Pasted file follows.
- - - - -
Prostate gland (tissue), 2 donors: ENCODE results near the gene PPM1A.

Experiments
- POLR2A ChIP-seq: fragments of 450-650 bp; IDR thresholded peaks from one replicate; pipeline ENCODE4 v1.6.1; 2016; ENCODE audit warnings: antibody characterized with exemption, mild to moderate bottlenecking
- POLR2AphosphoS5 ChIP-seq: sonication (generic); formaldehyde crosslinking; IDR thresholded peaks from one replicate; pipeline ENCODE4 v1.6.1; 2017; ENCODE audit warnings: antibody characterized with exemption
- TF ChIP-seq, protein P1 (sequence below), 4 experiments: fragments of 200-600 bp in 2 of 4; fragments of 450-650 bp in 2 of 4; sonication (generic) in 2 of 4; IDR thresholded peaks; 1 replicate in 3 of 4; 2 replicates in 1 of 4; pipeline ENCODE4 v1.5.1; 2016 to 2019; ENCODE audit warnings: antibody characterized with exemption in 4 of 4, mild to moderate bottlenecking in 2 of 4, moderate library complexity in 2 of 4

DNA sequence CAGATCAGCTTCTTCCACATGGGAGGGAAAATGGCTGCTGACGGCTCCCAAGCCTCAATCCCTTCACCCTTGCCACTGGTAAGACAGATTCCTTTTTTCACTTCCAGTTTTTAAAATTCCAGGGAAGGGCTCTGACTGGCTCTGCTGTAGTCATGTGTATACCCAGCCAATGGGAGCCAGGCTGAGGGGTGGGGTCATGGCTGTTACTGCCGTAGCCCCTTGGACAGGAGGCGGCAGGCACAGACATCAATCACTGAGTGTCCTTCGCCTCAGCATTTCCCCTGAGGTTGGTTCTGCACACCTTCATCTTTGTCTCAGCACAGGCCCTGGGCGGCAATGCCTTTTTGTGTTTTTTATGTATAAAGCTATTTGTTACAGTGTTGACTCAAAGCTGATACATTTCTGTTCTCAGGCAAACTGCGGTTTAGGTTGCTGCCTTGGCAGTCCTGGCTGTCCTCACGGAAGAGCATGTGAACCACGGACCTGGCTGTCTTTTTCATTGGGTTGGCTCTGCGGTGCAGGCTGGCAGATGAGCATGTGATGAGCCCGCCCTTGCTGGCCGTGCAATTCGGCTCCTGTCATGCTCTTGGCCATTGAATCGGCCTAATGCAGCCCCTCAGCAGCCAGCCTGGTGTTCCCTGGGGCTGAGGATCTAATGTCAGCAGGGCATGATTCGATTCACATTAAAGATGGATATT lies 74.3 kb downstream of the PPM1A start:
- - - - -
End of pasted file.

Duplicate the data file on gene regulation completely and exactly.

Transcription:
Prostate gland (tissue), 2 donors: ENCODE results near the gene PPM1A.

Experiments
- POLR2A ChIP-seq: fragments of 450-650 bp; IDR thresholded peaks from one replicate; pipeline ENCODE4 v1.6.1; 2016; ENCODE audit warnings: antibody characterized with exemption, mild to moderate bottlenecking
- POLR2AphosphoS5 ChIP-seq: sonication (generic); formaldehyde crosslinking; IDR thresholded peaks from one replicate; pipeline ENCODE4 v1.6.1; 2017; ENCODE audit warnings: antibody characterized with exemption
- TF ChIP-seq, protein P1 (sequence below), 4 experiments: fragments of 200-600 bp in 2 of 4; fragments of 450-650 bp in 2 of 4; sonication (generic) in 2 of 4; IDR thresholded peaks; 1 replicate in 3 of 4; 2 replicates in 1 of 4; pipeline ENCODE4 v1.5.1; 2016 to 2019; ENCODE audit warnings: antibody characterized with exemption in 4 of 4, mild to moderate bottlenecking in 2 of 4, moderate library complexity in 2 of 4

DNA sequence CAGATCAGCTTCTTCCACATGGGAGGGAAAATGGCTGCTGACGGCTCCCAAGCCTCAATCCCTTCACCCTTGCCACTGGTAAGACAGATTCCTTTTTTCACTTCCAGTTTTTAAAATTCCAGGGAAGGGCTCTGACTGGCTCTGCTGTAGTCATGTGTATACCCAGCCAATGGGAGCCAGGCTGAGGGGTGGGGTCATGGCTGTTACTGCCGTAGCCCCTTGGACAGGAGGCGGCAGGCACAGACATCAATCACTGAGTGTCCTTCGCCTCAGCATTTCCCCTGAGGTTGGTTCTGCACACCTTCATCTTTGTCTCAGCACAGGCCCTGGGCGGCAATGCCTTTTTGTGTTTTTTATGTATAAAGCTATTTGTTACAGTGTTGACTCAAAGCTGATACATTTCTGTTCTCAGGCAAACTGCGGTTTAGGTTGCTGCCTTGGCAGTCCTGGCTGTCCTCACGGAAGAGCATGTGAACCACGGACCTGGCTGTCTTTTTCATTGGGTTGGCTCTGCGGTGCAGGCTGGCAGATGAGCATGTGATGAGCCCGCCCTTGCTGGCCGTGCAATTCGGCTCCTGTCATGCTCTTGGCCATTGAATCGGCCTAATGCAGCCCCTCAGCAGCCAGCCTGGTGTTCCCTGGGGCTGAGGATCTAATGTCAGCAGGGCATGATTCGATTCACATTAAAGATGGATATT lies 74.3 kb downstream of the PPM1A start: